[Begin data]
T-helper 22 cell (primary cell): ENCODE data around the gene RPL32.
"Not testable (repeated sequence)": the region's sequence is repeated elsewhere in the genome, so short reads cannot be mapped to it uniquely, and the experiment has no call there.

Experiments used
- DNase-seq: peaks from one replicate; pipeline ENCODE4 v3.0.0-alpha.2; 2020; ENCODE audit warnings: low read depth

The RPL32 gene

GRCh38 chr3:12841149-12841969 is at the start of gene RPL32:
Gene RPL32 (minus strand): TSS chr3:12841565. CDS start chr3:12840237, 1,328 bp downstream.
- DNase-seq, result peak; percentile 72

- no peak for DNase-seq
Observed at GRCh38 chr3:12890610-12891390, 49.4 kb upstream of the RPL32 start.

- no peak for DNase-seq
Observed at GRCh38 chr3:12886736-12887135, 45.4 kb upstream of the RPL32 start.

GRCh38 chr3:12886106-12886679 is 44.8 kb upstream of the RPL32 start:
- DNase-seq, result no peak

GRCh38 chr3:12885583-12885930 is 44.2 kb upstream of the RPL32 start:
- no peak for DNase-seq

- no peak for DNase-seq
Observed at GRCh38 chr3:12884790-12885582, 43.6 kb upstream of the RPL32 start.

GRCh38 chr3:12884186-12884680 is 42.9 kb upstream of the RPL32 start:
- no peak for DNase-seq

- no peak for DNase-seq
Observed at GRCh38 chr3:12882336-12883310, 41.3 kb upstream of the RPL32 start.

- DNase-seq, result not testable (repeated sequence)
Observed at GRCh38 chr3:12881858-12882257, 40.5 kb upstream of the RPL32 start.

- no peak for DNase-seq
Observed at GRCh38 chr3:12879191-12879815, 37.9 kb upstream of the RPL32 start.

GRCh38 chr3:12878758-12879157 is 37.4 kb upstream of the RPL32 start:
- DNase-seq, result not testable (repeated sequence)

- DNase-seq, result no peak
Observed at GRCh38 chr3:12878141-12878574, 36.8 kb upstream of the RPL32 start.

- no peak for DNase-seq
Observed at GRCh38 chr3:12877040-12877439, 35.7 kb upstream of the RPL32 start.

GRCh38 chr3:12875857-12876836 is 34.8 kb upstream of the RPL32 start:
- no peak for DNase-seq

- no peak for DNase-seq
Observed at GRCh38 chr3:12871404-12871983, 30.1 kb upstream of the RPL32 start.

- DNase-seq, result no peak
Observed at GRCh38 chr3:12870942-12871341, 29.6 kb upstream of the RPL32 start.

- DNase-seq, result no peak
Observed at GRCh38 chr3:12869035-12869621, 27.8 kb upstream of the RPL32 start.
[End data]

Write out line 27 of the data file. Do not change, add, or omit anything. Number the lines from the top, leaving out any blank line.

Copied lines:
GRCh38 chr3:12878758-12879157 is 37.4 kb upstream of the RPL32 start: